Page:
This distinction is especially important, because a certain idealized (and whitewashed) version of #OWS has become a useful narrative for a variety of establishment politicians and critics of both good and false faith. But we need to beware of people who pay theoretical lip service to an idealized “Occupy Wall Street” brand and then to use the particular shortcomings of its local iteration to condemn it. Oakland mayor Jean Quan, for example, always says that she supports the goals and principles of Occupy Wall Street—a theoretical solidarity, by which she is rhetorically positions herself in opposition to abstractions like “Wall Street”—but this theoretical solidarity has, of course, never translated into any actual support for Occupy Oakland. And this is precisely its purpose: a symbolic protest against a symbolic abstraction like “the banks” is sufficiently meaningless in practice that almost anyone can rhetorically sign on. And once a symbolic protest has been allowed, for the moment, the nonsymbolic protest (of breaking a law against open flames or camping in public) suddenly becomes all the more illegal by reference to it.
Take Joan Walsh’s recent argument in Salon that doing practical social justice will get in the way of doing social justice:
In Oakland, as in other cities, the camps have become magnets for the symptoms of the social injustice they’re protesting: homelessness, drugs, mental illness and crime. Dreamers and do-gooders in the groups genuinely believe the movement has to help society’s victims as it tries to change the world. Some think that’s part of creating the alternate society that is going to gradually annex the rest of us. I admire those people, but I think the shameful problems of our larger society will capsize this movement if it attempts to solve them on its own, rather than channeling energy into changing a political structure that creates and ignores these human tragedies. Meanwhile, the more the camps attract troubled and violent people, the more they alienate the vast majority of the 99 percent the Occupy movement is trying to speak for, and leave those comfortable with violence and disorder in control.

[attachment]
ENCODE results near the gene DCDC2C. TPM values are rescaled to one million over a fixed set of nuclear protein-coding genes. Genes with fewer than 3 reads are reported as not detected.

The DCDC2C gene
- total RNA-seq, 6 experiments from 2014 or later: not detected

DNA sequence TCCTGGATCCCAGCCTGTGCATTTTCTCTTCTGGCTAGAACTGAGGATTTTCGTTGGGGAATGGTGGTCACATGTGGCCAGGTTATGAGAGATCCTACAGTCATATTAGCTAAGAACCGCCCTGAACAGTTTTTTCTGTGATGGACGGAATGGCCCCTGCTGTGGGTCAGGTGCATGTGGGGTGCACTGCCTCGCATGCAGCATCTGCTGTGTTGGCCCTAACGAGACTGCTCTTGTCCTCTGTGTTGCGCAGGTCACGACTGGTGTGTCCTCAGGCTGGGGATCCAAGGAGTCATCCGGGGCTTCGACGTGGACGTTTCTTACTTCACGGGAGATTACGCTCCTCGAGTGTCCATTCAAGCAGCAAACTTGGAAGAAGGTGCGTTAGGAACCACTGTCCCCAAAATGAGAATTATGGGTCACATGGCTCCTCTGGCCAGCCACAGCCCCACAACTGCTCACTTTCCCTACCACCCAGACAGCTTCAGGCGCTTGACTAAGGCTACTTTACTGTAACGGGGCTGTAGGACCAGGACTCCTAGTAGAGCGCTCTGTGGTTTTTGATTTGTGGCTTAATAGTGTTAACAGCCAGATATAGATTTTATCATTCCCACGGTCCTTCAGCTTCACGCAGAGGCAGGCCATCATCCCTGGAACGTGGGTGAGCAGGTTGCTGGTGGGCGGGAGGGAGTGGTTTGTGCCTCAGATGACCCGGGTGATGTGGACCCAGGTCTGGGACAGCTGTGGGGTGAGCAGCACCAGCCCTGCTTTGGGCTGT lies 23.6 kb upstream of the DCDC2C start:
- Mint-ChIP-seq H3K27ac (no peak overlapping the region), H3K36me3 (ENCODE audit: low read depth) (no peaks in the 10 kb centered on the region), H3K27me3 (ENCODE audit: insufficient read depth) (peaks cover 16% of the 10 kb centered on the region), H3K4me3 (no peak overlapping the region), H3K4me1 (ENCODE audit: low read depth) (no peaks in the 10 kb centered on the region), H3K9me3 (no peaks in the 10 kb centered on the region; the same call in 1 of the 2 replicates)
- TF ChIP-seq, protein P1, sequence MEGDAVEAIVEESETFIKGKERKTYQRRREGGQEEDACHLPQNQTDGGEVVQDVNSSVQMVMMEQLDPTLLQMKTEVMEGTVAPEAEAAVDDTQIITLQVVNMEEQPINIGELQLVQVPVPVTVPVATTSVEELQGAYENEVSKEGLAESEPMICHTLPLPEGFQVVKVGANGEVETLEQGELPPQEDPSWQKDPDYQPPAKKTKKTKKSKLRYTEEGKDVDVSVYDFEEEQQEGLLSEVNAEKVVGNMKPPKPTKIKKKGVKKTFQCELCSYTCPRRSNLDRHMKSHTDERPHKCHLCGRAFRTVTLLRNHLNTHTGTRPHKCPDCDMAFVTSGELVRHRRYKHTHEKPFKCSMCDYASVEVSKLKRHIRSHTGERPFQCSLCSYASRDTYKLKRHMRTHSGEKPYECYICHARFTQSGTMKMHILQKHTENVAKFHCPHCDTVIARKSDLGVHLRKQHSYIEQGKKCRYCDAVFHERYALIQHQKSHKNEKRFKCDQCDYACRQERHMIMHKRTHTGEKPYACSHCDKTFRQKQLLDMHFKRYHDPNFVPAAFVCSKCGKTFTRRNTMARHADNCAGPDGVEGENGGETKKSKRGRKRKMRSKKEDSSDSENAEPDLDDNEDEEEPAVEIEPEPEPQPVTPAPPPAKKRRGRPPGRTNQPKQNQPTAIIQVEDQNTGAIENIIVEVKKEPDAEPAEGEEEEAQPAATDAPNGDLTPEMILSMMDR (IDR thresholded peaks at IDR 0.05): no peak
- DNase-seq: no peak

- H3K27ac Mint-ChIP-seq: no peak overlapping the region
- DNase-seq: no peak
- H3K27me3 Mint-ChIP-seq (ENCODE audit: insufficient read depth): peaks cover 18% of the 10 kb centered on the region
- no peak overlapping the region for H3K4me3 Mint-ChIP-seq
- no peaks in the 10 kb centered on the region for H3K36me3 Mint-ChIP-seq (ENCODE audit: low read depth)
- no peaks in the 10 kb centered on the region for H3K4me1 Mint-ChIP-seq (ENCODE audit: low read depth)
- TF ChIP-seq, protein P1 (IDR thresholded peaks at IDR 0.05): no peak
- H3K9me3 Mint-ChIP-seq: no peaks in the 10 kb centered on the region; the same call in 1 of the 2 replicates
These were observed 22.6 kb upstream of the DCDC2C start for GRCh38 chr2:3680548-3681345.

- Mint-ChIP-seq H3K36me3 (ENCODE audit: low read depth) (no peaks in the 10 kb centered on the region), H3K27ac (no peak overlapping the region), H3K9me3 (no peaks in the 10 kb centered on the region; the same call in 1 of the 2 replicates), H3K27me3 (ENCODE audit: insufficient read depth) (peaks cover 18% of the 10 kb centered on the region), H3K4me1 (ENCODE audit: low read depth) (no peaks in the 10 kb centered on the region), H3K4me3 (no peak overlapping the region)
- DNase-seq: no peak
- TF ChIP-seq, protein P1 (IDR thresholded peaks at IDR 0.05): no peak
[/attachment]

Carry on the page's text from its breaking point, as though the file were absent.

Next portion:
The logic of capitalist realism is overwhelming here—in which the desire to include homeless people is “admirable” but unrealistic—but what interests me in such rhetoric (and Walsh is pretty representative) is the explicit privileging of “the movement” over the claims of those it seeks to speak for. Not only have the homeless and chronically unemployed suddenly ceased to be a part of “the vast majority of the 99 percent,” but she’s telling a revisionary history. Homeless people were sleeping in Frank Ogawa Plaza long before Occupy Oakland showed up and renamed it; to push them out because they’re not wanted—because to include them would be too difficult—would be to replicate the logic of the city managers themselves. It is to Occupy Oakland’s credit that they never did; all were welcome to be present and to be part of the camp. And those who were there, before the city tore it down, know that the pulsing heart of the camp was never primarily the General Assembly. It was the kitchen.
And this was what I found inspiring from the beginning: in a community as utterly divided by class, race, politics, language, and gender as Oakland, people reflecting so much of that variety of difference were getting together to hammer together some kind of common and communal purpose, to declare that everyone who inhabited the same space was, in an important sense, there together. We ate together, we listened together, we spoke together, and we were tear gassed together; in the days when Frank Ogawa Plaza became Oscar Grant Plaza, that tiny stretch of Oakland was perhaps the least segregated neighborhood in the city, and the only place in the city where I would ever have the conversations I had with the people I did.